However, people got used to it, after a while.
Today , in the early days of 6th edition, there is a wide array of new additions that come with the idea that “ it will make the game more realistic”. This time it is not a matter of “ model view” but is an attempt to actually give a new aspect to the game.
And thus we reach the quintessence of this whole argument:
Should the game become more realistic by adding elements that depend on chance?
The idea that a realistic game should be more fun is something that the gaming community always wanted. Most players would say that they would like to play a tabletop game that is a most precise simulation of what a large scale sci-fi battle would look like. This idea ,combined with the enthusiasm that accompanies films or videogames , is creating the impression that a tabletop game should be as detailed and complex as possible.
However , the main disadvantage of such ideas is obvious. The game is becoming more and more complex , time consuming and harder to learn and getting accustomed to it.
For young players, this means that they it will probably be easier for them to get introduced to a tabletop game full of fun elements , but actually it will be harder for them to stay in the hobby.
For more experienced players who only play for their enjoyment, this means that they will probably spend their afternoon playing a fun game that resembles real life, but will also take more time to get done with.
And finally, for the experienced players , complex rules also result in a game that takes more time to play, but also in a metagame that requires more effort for a good player to remain competitive.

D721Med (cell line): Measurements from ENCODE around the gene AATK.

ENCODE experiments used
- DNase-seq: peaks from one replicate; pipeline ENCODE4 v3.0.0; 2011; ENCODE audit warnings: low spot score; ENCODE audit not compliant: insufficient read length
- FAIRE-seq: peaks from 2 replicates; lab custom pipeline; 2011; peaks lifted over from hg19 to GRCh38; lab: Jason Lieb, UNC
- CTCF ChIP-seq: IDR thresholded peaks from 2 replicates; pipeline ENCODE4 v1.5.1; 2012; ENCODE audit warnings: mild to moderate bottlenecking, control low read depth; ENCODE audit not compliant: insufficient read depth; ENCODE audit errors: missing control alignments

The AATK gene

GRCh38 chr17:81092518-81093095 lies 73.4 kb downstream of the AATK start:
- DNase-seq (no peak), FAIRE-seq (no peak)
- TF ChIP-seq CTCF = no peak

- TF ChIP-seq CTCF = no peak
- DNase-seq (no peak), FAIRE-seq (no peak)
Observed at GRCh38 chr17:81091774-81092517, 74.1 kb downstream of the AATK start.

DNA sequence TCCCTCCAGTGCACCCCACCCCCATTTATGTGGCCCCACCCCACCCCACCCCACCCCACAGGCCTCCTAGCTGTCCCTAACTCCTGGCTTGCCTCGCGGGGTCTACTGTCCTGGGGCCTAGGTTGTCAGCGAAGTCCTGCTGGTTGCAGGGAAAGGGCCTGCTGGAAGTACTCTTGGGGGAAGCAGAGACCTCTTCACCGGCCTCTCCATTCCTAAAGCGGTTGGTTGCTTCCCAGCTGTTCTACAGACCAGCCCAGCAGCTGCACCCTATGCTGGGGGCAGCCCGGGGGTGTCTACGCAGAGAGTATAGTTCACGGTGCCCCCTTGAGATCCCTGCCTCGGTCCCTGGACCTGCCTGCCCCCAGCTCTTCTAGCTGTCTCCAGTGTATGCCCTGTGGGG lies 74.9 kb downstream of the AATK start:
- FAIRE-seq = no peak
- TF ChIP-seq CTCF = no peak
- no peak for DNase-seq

My personal belief is that a good player should have a specific view of the battlefield and a specific way to respond to any situation that may occur. This profile is the direct result of not only accumulated experience, but also of a deeper understanding of the game itself. Much like professional chess players see their game as a finite result of moves and tactics, a competitive 40k player sees his game as a finite complex of movement distances , proper deployment and prediction.
However , when the game becomes more complex, and there are more things determined from a dice roll, then it gets progressively harder for a player to calculate all the possible scenarios. Of course a good player should rarely take luck into consideration, but he should definitely be fully aware of it.
And to finally put an end to my seemingly pointless ranting:
All things considered, anyone can say that despite the new random rules, most of them can either be ignored completely, or do not affect the game in such a great degree as this article would suggest. I am fully aware of it. Nonetheless, I can’t help it but point out that this could be just the tip of the iceberg. I am afraid that GW is making their rules more and more based on randomness. And even if you now think that all this article is about a harmless new feature of the game, what would you say if I told that GW actually wants to undermine the prevalence of the competitive aspect of our game, in favor of a more plain and accessible way of gaming?
Stefanos Kapetanakis, out.